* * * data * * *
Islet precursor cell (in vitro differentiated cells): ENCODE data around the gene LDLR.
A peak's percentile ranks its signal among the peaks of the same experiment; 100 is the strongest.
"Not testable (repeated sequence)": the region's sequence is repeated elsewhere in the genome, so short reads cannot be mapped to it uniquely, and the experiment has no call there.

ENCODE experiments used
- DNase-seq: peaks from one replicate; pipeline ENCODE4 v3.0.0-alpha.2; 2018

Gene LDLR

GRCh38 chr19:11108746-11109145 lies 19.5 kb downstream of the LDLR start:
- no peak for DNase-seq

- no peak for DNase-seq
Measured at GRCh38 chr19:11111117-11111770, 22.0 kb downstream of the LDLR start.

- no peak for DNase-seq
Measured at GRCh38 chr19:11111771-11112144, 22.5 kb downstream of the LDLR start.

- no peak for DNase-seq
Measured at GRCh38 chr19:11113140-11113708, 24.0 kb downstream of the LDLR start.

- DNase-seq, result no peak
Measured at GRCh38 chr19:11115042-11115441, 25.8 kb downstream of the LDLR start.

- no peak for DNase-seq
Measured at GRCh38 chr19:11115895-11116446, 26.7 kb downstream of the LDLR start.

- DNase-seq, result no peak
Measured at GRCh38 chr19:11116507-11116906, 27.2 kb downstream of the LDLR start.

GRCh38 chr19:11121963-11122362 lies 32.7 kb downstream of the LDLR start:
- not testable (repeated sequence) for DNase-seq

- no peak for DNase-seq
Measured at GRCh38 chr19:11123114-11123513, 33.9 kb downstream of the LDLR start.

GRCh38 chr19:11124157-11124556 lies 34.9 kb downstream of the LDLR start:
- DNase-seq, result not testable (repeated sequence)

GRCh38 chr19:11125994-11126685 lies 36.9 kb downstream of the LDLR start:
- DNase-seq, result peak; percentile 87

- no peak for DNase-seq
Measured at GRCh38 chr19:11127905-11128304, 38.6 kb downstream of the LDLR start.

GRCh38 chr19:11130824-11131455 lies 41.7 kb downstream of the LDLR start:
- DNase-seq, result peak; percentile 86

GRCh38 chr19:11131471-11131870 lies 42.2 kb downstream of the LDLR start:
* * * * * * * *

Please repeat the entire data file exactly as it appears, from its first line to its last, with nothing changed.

Islet precursor cell (in vitro differentiated cells): ENCODE data around the gene LDLR.
A peak's percentile ranks its signal among the peaks of the same experiment; 100 is the strongest.
"Not testable (repeated sequence)": the region's sequence is repeated elsewhere in the genome, so short reads cannot be mapped to it uniquely, and the experiment has no call there.

ENCODE experiments used
- DNase-seq: peaks from one replicate; pipeline ENCODE4 v3.0.0-alpha.2; 2018

Gene LDLR

GRCh38 chr19:11108746-11109145 lies 19.5 kb downstream of the LDLR start:
- no peak for DNase-seq

- no peak for DNase-seq
Measured at GRCh38 chr19:11111117-11111770, 22.0 kb downstream of the LDLR start.

- no peak for DNase-seq
Measured at GRCh38 chr19:11111771-11112144, 22.5 kb downstream of the LDLR start.

- no peak for DNase-seq
Measured at GRCh38 chr19:11113140-11113708, 24.0 kb downstream of the LDLR start.

- DNase-seq, result no peak
Measured at GRCh38 chr19:11115042-11115441, 25.8 kb downstream of the LDLR start.

- no peak for DNase-seq
Measured at GRCh38 chr19:11115895-11116446, 26.7 kb downstream of the LDLR start.

- DNase-seq, result no peak
Measured at GRCh38 chr19:11116507-11116906, 27.2 kb downstream of the LDLR start.

GRCh38 chr19:11121963-11122362 lies 32.7 kb downstream of the LDLR start:
- not testable (repeated sequence) for DNase-seq

- no peak for DNase-seq
Measured at GRCh38 chr19:11123114-11123513, 33.9 kb downstream of the LDLR start.

GRCh38 chr19:11124157-11124556 lies 34.9 kb downstream of the LDLR start:
- DNase-seq, result not testable (repeated sequence)

GRCh38 chr19:11125994-11126685 lies 36.9 kb downstream of the LDLR start:
- DNase-seq, result peak; percentile 87

- no peak for DNase-seq
Measured at GRCh38 chr19:11127905-11128304, 38.6 kb downstream of the LDLR start.

GRCh38 chr19:11130824-11131455 lies 41.7 kb downstream of the LDLR start:
- DNase-seq, result peak; percentile 86

GRCh38 chr19:11131471-11131870 lies 42.2 kb downstream of the LDLR start: